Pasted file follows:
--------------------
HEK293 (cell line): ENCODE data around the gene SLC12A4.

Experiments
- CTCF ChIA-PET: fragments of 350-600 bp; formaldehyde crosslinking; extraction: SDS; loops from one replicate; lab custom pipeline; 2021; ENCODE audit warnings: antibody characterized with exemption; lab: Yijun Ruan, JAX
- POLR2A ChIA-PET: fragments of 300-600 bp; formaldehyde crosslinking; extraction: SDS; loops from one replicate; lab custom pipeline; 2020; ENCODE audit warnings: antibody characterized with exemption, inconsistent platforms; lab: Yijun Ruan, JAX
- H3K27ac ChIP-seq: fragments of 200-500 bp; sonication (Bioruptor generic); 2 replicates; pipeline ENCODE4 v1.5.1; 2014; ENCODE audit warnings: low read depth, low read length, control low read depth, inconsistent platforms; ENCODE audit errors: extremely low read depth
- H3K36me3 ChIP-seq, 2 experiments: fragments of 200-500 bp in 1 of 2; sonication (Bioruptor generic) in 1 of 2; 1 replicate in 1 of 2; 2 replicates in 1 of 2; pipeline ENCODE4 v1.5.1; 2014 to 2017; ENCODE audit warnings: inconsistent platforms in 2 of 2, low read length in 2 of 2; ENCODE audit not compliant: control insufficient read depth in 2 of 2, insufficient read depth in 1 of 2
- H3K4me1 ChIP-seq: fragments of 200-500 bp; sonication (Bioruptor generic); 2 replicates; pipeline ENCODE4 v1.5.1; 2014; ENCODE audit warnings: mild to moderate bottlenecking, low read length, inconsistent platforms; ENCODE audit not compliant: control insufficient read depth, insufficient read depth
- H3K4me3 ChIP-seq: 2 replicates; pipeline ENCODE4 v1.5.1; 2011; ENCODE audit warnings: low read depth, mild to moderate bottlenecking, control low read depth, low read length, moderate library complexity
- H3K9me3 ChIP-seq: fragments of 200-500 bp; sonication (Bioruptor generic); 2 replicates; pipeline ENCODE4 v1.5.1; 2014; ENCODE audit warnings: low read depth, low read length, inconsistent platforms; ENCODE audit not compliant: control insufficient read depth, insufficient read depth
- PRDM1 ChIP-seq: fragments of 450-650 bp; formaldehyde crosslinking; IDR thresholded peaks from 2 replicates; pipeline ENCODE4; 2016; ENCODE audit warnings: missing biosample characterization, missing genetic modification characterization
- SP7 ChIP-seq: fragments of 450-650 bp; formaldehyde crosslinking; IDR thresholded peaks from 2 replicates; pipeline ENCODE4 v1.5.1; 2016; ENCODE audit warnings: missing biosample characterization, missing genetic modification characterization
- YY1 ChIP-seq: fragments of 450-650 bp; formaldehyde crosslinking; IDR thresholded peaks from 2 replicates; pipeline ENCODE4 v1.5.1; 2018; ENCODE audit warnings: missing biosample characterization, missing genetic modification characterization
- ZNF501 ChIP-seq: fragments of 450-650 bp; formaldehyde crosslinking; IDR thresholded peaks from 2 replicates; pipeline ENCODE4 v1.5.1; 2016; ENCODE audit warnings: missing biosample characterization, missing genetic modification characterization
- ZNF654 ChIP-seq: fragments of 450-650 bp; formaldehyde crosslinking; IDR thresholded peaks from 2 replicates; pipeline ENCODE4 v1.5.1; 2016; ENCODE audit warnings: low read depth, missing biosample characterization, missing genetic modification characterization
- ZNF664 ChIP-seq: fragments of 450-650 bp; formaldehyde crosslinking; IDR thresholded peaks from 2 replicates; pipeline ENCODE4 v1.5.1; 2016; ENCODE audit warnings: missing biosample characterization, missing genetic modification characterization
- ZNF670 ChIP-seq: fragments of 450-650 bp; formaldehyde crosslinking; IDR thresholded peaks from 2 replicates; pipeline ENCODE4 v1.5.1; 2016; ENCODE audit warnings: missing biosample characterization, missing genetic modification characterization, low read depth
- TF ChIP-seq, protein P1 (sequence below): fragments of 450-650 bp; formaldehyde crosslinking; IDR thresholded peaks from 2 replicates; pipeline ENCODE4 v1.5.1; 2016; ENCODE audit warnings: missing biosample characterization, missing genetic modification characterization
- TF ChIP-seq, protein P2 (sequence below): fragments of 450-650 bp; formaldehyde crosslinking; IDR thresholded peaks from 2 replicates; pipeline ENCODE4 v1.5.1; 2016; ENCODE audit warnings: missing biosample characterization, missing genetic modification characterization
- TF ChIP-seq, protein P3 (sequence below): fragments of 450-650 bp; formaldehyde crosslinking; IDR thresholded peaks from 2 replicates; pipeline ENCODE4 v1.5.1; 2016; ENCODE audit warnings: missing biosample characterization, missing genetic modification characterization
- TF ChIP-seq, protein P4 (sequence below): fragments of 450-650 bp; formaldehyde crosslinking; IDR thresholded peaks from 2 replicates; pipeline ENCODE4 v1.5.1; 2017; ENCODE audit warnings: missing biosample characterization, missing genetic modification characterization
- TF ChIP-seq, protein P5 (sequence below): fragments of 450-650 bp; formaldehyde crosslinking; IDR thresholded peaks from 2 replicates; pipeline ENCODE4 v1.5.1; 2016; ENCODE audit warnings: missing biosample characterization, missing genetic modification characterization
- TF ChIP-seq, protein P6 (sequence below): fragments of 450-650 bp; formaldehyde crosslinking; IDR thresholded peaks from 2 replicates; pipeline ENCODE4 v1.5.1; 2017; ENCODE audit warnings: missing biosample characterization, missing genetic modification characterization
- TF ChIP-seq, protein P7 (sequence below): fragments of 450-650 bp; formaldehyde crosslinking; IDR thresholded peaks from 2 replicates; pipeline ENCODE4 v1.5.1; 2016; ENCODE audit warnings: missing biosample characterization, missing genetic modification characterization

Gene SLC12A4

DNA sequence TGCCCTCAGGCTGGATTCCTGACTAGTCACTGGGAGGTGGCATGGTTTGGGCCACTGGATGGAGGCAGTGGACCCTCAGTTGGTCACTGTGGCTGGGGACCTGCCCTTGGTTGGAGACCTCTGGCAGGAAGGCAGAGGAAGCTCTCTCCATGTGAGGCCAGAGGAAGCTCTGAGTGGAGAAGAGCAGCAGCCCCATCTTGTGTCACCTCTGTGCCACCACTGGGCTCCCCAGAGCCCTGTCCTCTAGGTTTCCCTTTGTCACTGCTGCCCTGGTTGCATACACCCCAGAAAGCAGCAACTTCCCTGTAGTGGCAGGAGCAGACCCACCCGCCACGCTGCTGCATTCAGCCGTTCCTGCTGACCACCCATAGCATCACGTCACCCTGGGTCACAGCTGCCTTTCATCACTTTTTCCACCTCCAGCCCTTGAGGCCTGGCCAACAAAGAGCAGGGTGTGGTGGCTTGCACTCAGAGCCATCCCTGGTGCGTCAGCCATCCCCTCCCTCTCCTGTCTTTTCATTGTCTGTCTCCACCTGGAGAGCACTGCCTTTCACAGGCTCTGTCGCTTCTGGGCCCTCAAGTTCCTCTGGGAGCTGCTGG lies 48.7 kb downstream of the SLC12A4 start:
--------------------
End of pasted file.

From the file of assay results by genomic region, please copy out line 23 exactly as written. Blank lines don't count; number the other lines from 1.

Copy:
- TF ChIP-seq, protein P7 (sequence below): fragments of 450-650 bp; formaldehyde crosslinking; IDR thresholded peaks from 2 replicates; pipeline ENCODE4 v1.5.1; 2016; ENCODE audit warnings: missing biosample characterization, missing genetic modification characterization